Taxing of Motor Boats

by Laurel | September 11th, 2009

September 11, 1910, page 17

The discussion this week over the action of the South Holyoke assessors in taxing motor boats has been a warm one and has aroused considerable interest outside of the board of assessors and the boat owners and among the boatmen of Holyoke. A fair view of the situation would seem to place both sides of the dispute as being right in a measure with of course, the power to act in the hands of the board. From the assessors’ side no one can dispute their right to tax motor boats or any other personal property or the right to assess such a tax, using their own estimate as to the value of the property assessed. The board are not paid such a munificent salary that they can afford to devote their whole time to the business of valuations or keep their office open every day in the year for the hearing of taxpayers, and it is to be presumed that being unaccustomed to the cost of the boats they placed what they believed was a fair estimate on their value. The principal complaint of the boat owners has been and is that discrimination has been shown by the board against the boat owners as a whole and that other personal property has knowingly been left by the board without taxation. The secondary complaints are that the board made no endeavor to secure the names of boat owners or to notify the boat owners of a change in policy this spring that the boats were to be taxed, giving no opportunity for them to come before the board and declare the value of the boats. This, of course, would make little difference unless a sharp division of opinion as to the value of a boat arises between the owner and the board, and it is desired to take the matter over their heads in which case should the boat owner win, he is handicapped to a certain extent in not having declared the property earlier in the year.

Another secondary complaint is over the unequal valuation of the boats by the board, and when one boat owner asked why he was taxed some $2 higher than others who had better boats, the rather astonishing information was given by the board that it was because he built his boat in town. This would seem to be a case for the town board of trade to take up and learn why home industries are frowned upon by the assessors. The principal complaint made at the hearing Wednesday evening was that the boat owners should be taxed for boats worth perhaps from $100 to $500 and that the veteran firemen with a hand engine worth at least $2000 should be exempted from taxation. It has been urged since the meeting that the “vets” are a great benefit to the town and that they have done some excellent advertising for the town through the state. It is also urged that while they have won many cash prizes yet their expenses have been heavy and that they are not associated for money making purposes. This is all true, but at the same time it can be asked have the boat owners proved of no benefit to the town. The town receives no taxes on some thousands of dollars worth of property more than they would receive were it not for the boats in the river. Indirectly the boats have paid a tax to the town for years and the tax paid is increasing.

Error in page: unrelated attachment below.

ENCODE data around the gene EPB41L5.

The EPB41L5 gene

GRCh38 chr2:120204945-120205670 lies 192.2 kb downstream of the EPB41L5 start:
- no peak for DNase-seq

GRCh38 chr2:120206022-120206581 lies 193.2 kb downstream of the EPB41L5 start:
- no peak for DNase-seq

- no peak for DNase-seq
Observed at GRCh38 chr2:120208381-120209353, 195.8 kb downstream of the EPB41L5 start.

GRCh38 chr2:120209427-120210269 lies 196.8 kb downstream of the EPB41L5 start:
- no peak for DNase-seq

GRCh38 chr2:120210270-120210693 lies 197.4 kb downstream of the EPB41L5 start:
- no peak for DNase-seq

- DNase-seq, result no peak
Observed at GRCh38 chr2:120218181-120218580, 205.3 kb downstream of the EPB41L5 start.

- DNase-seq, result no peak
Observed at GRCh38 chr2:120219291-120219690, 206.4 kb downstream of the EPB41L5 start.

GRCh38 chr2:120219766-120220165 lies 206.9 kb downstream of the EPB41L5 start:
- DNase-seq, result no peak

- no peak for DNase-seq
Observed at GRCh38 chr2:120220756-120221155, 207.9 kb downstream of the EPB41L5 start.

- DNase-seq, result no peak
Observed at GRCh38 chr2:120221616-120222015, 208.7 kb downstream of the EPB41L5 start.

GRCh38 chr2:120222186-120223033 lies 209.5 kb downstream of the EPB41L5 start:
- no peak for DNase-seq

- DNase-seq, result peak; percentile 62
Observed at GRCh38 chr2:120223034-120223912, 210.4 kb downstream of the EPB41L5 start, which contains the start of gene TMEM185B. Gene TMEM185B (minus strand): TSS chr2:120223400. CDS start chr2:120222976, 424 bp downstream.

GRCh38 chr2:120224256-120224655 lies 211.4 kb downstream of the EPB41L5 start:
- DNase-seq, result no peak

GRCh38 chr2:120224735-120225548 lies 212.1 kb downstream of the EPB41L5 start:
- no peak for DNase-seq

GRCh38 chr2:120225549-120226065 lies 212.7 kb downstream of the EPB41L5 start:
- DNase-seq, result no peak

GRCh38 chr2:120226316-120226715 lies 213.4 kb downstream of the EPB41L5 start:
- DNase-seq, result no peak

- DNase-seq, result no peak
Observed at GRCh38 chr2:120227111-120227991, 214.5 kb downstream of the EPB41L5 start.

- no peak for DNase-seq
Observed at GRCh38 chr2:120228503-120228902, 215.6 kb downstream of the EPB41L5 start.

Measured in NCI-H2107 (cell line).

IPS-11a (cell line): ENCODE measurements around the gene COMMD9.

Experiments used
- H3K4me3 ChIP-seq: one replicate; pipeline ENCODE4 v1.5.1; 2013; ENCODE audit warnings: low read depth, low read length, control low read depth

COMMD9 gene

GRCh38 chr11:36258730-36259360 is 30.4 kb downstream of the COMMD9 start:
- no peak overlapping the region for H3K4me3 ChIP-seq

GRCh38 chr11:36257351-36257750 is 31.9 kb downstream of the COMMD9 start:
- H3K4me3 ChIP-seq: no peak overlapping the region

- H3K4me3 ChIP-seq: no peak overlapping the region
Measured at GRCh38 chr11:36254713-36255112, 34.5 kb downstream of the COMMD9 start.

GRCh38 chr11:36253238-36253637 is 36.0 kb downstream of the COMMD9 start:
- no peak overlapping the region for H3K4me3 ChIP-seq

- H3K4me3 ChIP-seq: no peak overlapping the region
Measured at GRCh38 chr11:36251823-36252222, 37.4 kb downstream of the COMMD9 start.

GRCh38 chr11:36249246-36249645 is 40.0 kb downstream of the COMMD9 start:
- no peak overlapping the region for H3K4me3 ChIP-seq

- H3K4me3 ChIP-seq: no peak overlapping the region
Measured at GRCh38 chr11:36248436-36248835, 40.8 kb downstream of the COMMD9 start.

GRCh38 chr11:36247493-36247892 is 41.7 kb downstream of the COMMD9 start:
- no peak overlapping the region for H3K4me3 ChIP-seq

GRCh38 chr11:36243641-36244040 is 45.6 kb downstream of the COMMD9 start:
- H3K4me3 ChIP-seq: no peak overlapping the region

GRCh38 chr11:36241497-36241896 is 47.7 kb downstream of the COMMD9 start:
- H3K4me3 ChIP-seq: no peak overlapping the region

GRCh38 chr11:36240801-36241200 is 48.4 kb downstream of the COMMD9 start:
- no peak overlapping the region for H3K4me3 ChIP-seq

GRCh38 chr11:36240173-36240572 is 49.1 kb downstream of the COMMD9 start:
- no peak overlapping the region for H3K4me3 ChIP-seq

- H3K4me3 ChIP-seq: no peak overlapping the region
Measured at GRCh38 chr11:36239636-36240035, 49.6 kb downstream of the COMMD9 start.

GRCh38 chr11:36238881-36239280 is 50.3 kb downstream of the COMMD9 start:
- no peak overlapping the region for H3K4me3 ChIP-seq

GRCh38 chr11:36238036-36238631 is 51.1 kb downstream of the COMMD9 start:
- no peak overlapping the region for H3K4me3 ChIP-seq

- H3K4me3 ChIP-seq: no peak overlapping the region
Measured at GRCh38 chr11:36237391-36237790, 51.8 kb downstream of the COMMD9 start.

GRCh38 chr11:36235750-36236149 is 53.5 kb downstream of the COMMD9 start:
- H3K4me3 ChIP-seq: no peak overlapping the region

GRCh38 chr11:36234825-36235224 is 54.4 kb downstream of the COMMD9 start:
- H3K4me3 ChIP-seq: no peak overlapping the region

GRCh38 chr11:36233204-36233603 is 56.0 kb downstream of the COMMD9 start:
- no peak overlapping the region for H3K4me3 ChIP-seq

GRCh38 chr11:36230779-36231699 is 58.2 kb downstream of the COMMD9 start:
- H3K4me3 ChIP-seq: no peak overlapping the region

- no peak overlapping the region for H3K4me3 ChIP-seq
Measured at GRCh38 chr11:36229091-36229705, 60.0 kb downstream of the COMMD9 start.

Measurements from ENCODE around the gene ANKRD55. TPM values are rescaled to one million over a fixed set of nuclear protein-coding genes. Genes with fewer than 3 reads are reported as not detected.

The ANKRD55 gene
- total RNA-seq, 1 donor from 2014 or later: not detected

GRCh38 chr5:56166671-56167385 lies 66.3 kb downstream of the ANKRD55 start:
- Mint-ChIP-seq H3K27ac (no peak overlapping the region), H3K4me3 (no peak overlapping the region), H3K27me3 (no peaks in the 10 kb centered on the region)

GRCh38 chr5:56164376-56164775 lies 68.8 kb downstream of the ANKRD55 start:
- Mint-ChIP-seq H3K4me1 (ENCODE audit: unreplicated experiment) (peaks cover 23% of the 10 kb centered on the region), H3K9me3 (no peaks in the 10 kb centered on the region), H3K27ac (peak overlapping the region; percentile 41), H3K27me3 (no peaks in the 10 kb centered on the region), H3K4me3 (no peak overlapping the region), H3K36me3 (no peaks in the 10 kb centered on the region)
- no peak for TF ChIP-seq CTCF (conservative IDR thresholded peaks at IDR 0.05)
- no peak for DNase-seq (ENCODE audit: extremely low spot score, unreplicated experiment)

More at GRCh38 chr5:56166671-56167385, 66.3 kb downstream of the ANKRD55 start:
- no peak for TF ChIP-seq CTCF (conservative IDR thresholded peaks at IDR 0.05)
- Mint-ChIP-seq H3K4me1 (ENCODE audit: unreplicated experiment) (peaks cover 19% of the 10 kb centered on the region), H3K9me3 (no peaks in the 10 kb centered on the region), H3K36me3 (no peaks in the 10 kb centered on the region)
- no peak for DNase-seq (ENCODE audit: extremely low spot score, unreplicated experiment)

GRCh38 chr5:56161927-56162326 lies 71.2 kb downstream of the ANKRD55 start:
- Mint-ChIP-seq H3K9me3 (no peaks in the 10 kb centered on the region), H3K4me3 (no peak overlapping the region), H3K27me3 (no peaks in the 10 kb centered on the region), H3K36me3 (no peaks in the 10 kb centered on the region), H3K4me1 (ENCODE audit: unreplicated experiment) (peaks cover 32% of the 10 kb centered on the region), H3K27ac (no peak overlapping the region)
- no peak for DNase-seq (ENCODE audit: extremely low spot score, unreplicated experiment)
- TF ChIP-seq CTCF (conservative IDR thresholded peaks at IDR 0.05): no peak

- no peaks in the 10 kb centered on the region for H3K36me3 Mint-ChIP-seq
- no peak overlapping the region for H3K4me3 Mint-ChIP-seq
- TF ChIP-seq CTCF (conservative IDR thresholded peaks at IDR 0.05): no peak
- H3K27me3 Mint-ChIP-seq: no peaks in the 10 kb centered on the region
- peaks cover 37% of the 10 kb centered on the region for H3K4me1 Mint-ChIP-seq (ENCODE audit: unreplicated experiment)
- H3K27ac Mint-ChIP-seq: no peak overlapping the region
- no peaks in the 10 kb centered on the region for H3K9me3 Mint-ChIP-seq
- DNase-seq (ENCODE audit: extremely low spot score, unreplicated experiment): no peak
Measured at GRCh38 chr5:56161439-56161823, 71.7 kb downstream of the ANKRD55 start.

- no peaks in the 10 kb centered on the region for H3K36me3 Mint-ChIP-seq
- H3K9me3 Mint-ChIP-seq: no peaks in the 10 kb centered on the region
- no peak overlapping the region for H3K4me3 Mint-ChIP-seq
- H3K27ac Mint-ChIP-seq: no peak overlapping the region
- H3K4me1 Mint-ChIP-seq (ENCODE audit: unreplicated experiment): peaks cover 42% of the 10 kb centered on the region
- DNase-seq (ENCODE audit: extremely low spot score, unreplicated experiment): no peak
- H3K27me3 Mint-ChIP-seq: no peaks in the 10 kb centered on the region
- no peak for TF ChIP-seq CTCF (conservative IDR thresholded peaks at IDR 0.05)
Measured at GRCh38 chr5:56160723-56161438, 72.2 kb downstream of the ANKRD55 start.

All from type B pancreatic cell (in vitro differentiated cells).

Unlike an automobile the boats do no damage to the town roads and aside from placing a sign at the old swimming hole forbidding bathing without a bathing suit the town has done little or nothing for the boatmen. The boats are not a money-making proposition and on the average each boat costs comparatively more each year to store, keep in condition and run that does the hand engine of the veteran firemen. Speaking of the veteran firemen it can be stated that the name “veteran” in South Hadley Falls as well as in the other cities in the state is a synonym which has a large amount of elasticity and in watching the parade of the several companies of the “vets” at a muster the fact is impressed on the beholder that a large share of the associations must have entered the service at a tender ages to become veterans while so young in years.

The boatmen have the better of the board in their contention that if one association is to be taxed for their means of enjoyment then if no discrimination is to be shown the other association must likewise be taxes. Regarding the complain that the board did not notify the boatmen that the new rule of taxation of the boats was to be introduced this year while it is true that the board is in no way compelled or required to so do, yet owing to the fact that in former years boats have not been taxes and that this form of personal property is not taxed in many if any places in the state, it would have been an act of courtesy for the bard to have given such notice and to have set a date when the boatmen would have been given a hearing in which case it is probable that a large share of the present unpleasant feeling regarding the board would have been obviated. The unequal valuation of the boats was to have been expected by those who had nothing to do with boating and had never had occasion to learn the cost of motor boats.

From The Springfield Republican.

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